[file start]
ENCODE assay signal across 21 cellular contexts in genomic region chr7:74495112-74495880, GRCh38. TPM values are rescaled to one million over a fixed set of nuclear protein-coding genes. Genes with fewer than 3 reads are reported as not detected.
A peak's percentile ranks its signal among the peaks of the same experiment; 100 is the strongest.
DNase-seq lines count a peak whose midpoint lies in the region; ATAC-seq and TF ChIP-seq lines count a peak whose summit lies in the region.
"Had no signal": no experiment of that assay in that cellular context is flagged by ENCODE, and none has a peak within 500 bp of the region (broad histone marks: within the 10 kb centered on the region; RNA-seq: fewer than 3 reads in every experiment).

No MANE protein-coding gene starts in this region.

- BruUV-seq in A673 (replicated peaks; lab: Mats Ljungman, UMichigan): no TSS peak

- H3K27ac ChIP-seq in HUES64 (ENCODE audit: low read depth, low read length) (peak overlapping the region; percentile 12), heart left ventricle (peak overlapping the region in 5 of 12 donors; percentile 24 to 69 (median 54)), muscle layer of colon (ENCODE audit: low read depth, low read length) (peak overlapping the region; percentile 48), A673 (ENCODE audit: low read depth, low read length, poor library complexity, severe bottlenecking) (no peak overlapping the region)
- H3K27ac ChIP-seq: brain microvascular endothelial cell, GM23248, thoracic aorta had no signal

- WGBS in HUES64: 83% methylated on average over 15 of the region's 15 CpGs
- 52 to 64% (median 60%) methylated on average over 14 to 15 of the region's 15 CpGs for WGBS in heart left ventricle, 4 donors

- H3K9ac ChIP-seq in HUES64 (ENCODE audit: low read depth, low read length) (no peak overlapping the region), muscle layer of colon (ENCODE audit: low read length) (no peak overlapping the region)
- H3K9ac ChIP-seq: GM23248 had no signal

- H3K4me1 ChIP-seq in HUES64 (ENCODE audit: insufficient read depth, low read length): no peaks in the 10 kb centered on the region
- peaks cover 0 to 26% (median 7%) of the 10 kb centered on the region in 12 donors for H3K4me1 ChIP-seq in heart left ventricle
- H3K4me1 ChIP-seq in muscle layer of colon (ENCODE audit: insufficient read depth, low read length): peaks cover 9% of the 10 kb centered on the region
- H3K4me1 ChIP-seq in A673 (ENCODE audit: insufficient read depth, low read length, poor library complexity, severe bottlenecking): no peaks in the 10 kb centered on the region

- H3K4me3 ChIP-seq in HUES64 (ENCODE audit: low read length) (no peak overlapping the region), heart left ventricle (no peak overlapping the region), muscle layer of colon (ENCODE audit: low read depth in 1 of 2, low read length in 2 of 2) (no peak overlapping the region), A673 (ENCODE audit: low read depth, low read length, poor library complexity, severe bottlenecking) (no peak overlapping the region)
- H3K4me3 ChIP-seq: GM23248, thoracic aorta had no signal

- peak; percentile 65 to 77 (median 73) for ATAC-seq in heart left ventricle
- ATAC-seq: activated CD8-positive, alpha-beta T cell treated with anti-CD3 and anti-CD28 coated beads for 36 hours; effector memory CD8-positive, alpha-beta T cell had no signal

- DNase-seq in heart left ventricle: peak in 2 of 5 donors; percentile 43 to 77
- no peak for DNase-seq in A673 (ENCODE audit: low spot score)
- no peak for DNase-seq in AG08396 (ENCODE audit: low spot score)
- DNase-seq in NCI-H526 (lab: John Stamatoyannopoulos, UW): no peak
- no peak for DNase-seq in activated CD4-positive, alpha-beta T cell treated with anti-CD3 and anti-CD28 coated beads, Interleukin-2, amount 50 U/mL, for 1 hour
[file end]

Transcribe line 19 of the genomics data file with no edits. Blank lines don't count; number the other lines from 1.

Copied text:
- peak; percentile 65 to 77 (median 73) for ATAC-seq in heart left ventricle